At least Tolkien would agree with Aristotle that something like the Iphigenia is the best of all plots outside of the Gospel. –If indeed it is outside the Gospel, not inside it, but inside also an ancient theatre without a window to the greater joy enfolding it. Aristotle picks this wish—escape from death—as his example of the impossible because he recognizes there is something natural in it: we share something with the divine and unlike other beings with soul, we know it; “one might even regard it as each man’s true self” (NE 1178a2). The desire to live in accord with it is the best and highest element in us; by nature then, we desire this escape. But for Aristotle the world and its species are eternal, and so is the human active intellect,44 so I suppose for him the elves (as their life is described in Tolkien’s fictions) would be the image of the best happy life he could imagine. I wonder if he (having never heard the Gospel) would feel the sadness imbuing their lives as individual eternities in a world where otherwise only species continue. I am not merely fantasizing about an agreement Tolkien might have with Aristotle here. What they clearly do agree on is this: that for art to do good for the audience it must help them be passionally and emotionally set straight (purified, clarified, catharsized); “its virtue is in its operations” (116). Fantasy, recovery, escape and consolation are Tolkien’s terms for the inner working of this operation. For Aristotle, catharsis must mean approaching nearer (or becoming more capable of nearer approach) to the passions and emotional movements of the virtuous, who—recognizing death as the worst thing, and unconquerable—face it anyway, knowing that in doing so they lose the best thing (NE 1117b9-15), and that nothing either good or bad will remain for them (NE 1115a26-27). If this is really the case, and the being that we are (which does have something divine about it, NE 1177b26-1178a8) has of natural necessity an entirely natural end—only the species surviving, then any art which imitates, or represents, or hints at an escape from utter death of the individual is far from purifying, for it practices passions and emotional movements only available to the mad. It is polluting. It rouses us to hope in and practice under its spell an impossible and soul destroying joy. A general rule for both Aristotle and Tolkien might be: if fantasy or any art and the elements of its “catharsis”—its escape and consolation—do not connect to the reality of the spiritual being who is to partake of them, one might, more honestly, traffic in hallucinatory drugs.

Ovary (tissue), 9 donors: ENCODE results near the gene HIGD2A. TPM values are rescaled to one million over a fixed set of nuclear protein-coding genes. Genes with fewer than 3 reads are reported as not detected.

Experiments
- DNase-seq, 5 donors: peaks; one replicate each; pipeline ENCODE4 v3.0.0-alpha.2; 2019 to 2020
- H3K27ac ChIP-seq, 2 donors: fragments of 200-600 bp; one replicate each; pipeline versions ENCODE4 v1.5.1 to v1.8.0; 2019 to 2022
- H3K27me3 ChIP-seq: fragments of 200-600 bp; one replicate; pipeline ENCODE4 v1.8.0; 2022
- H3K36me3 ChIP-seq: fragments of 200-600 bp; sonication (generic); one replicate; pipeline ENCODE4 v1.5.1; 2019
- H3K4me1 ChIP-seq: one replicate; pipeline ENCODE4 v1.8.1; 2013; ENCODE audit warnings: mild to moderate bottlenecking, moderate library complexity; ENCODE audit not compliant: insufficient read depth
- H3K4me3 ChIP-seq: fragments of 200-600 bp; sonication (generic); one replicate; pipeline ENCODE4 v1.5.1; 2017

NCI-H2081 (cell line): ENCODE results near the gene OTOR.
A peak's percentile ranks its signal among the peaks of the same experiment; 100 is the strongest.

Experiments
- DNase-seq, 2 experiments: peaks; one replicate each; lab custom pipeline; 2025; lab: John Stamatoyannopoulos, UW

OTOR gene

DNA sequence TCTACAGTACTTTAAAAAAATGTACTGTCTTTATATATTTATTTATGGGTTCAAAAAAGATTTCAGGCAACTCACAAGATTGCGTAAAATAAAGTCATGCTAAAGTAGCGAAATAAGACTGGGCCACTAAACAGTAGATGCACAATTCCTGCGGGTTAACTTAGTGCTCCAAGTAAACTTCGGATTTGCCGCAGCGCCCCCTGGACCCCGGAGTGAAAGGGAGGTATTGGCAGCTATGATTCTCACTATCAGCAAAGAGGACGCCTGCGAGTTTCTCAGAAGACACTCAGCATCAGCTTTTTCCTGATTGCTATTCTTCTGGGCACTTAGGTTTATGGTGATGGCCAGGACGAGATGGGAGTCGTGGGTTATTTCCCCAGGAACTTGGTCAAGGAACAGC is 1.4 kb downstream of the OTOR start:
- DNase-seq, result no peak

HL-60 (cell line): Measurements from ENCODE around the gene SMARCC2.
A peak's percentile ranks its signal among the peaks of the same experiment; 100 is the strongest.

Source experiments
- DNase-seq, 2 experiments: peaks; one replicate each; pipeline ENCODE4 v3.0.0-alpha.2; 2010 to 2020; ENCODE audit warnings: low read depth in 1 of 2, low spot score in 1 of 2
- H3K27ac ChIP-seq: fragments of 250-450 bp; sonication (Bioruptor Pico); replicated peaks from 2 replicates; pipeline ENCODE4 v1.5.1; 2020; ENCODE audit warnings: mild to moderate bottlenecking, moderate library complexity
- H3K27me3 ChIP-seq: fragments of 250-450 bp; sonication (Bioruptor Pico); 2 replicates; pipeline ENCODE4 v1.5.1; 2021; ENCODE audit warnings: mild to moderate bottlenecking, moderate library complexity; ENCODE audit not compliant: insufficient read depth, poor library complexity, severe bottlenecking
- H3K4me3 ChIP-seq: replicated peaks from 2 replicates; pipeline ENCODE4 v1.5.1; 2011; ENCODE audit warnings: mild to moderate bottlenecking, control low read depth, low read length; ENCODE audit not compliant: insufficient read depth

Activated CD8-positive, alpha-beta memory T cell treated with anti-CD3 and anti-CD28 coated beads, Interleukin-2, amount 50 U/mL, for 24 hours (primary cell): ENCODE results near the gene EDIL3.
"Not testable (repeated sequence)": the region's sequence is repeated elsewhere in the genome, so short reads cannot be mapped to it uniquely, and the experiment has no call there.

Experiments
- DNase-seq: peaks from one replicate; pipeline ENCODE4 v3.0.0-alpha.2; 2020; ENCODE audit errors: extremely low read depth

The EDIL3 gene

Catharsis or Madness?

Tolkien recognizes that it is precisely madness that threatens his argument, and precisely at that point where the escape and consolation he claims for the fairy story’s catharsis reaches what other narratives do not. He says that “it is man who is, in contrast to fairies, supernatural…; whereas they are natural, far more natural than he…. The road to fairyland is not the road to Heaven; nor even to Hell, I believe, though some have held that it may lead thither indirectly by the Devil’s tithe” (110). If man is the supernatural being, his most terrible problem—death—can only be happily resolved inside the truth of the Gospel. If the Gospel is untrue, Tolkien is mad to think that this being can be helped (purified, catharsized) by a work of art that goes so far as his eucatastrophic denial of final permanent defeat. Any elvish work which provides “a far off gleam or echo of evangelium in the real world” (155) is too strong a drug for us.45 Of one taken in by such elvish work we must say: “You are deluded—whether or not that is the intention of the elves (always or at any time) is another question” (142). On the other hand, if that evangelium is true, then “to reject it leads either to sadness or to wrath” (156), for the supernatural being is built for this Joy. In this case “the Evangelium has not abrogated legends…” much less, condemned them; “it has hallowed them, especially the ‘happy ending’” (156). Thus, the moral worth and human significance of Tolkein’s poetics stands or falls with the truth of the Gospel,46 which is perhaps what gives one who reads the criticism of his work (whether pro or contra) the feeling that he is hearing a confession. As Christianity was an offence to the wisdom of the Greeks, we should not be shocked to discover that the openly Christian aesthetic Tolkien limns here is an offence to Greek philosophia; perhaps that helps explain why this obvious project has not been undertaken before.